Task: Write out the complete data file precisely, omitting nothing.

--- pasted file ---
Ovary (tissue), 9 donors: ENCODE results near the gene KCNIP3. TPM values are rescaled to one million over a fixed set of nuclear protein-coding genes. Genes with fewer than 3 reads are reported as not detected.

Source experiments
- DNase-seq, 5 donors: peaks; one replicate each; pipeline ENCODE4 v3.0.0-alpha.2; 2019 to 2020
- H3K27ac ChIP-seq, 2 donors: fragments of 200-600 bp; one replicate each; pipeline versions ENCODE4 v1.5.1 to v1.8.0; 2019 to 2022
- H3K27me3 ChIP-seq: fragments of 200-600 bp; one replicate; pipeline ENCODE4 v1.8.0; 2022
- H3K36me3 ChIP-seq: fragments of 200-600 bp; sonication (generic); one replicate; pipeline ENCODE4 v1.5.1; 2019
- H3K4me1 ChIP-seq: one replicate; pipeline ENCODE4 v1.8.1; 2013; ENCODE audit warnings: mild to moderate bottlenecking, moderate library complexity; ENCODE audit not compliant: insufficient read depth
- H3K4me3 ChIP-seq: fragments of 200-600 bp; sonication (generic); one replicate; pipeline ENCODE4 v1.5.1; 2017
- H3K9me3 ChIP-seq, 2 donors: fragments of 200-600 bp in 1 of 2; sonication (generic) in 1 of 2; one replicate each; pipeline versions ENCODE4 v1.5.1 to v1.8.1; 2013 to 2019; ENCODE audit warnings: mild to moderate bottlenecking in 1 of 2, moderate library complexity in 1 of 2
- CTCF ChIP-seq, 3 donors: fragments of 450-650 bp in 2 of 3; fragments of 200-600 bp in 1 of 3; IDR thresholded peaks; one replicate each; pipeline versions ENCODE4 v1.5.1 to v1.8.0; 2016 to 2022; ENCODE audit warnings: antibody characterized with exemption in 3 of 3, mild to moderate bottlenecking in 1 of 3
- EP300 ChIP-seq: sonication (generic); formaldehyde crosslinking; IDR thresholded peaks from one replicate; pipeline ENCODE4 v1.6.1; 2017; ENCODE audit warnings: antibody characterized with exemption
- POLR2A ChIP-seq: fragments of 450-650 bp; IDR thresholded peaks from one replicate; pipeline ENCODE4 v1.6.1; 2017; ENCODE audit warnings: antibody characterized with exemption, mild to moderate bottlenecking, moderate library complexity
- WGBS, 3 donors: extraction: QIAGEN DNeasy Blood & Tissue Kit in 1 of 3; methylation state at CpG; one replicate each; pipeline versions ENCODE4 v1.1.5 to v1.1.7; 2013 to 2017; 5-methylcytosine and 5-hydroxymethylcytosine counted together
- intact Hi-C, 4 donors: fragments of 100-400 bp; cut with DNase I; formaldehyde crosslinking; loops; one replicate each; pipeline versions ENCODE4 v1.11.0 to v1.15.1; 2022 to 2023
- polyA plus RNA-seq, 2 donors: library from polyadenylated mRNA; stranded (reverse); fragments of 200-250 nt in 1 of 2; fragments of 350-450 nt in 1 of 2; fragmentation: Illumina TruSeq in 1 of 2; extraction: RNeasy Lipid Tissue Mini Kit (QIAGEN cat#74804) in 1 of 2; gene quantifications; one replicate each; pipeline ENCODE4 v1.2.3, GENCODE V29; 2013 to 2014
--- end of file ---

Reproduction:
Ovary (tissue), 9 donors: ENCODE results near the gene KCNIP3. TPM values are rescaled to one million over a fixed set of nuclear protein-coding genes. Genes with fewer than 3 reads are reported as not detected.

Source experiments
- DNase-seq, 5 donors: peaks; one replicate each; pipeline ENCODE4 v3.0.0-alpha.2; 2019 to 2020
- H3K27ac ChIP-seq, 2 donors: fragments of 200-600 bp; one replicate each; pipeline versions ENCODE4 v1.5.1 to v1.8.0; 2019 to 2022
- H3K27me3 ChIP-seq: fragments of 200-600 bp; one replicate; pipeline ENCODE4 v1.8.0; 2022
- H3K36me3 ChIP-seq: fragments of 200-600 bp; sonication (generic); one replicate; pipeline ENCODE4 v1.5.1; 2019
- H3K4me1 ChIP-seq: one replicate; pipeline ENCODE4 v1.8.1; 2013; ENCODE audit warnings: mild to moderate bottlenecking, moderate library complexity; ENCODE audit not compliant: insufficient read depth
- H3K4me3 ChIP-seq: fragments of 200-600 bp; sonication (generic); one replicate; pipeline ENCODE4 v1.5.1; 2017
- H3K9me3 ChIP-seq, 2 donors: fragments of 200-600 bp in 1 of 2; sonication (generic) in 1 of 2; one replicate each; pipeline versions ENCODE4 v1.5.1 to v1.8.1; 2013 to 2019; ENCODE audit warnings: mild to moderate bottlenecking in 1 of 2, moderate library complexity in 1 of 2
- CTCF ChIP-seq, 3 donors: fragments of 450-650 bp in 2 of 3; fragments of 200-600 bp in 1 of 3; IDR thresholded peaks; one replicate each; pipeline versions ENCODE4 v1.5.1 to v1.8.0; 2016 to 2022; ENCODE audit warnings: antibody characterized with exemption in 3 of 3, mild to moderate bottlenecking in 1 of 3
- EP300 ChIP-seq: sonication (generic); formaldehyde crosslinking; IDR thresholded peaks from one replicate; pipeline ENCODE4 v1.6.1; 2017; ENCODE audit warnings: antibody characterized with exemption
- POLR2A ChIP-seq: fragments of 450-650 bp; IDR thresholded peaks from one replicate; pipeline ENCODE4 v1.6.1; 2017; ENCODE audit warnings: antibody characterized with exemption, mild to moderate bottlenecking, moderate library complexity
- WGBS, 3 donors: extraction: QIAGEN DNeasy Blood & Tissue Kit in 1 of 3; methylation state at CpG; one replicate each; pipeline versions ENCODE4 v1.1.5 to v1.1.7; 2013 to 2017; 5-methylcytosine and 5-hydroxymethylcytosine counted together
- intact Hi-C, 4 donors: fragments of 100-400 bp; cut with DNase I; formaldehyde crosslinking; loops; one replicate each; pipeline versions ENCODE4 v1.11.0 to v1.15.1; 2022 to 2023
- polyA plus RNA-seq, 2 donors: library from polyadenylated mRNA; stranded (reverse); fragments of 200-250 nt in 1 of 2; fragments of 350-450 nt in 1 of 2; fragmentation: Illumina TruSeq in 1 of 2; extraction: RNeasy Lipid Tissue Mini Kit (QIAGEN cat#74804) in 1 of 2; gene quantifications; one replicate each; pipeline ENCODE4 v1.2.3, GENCODE V29; 2013 to 2014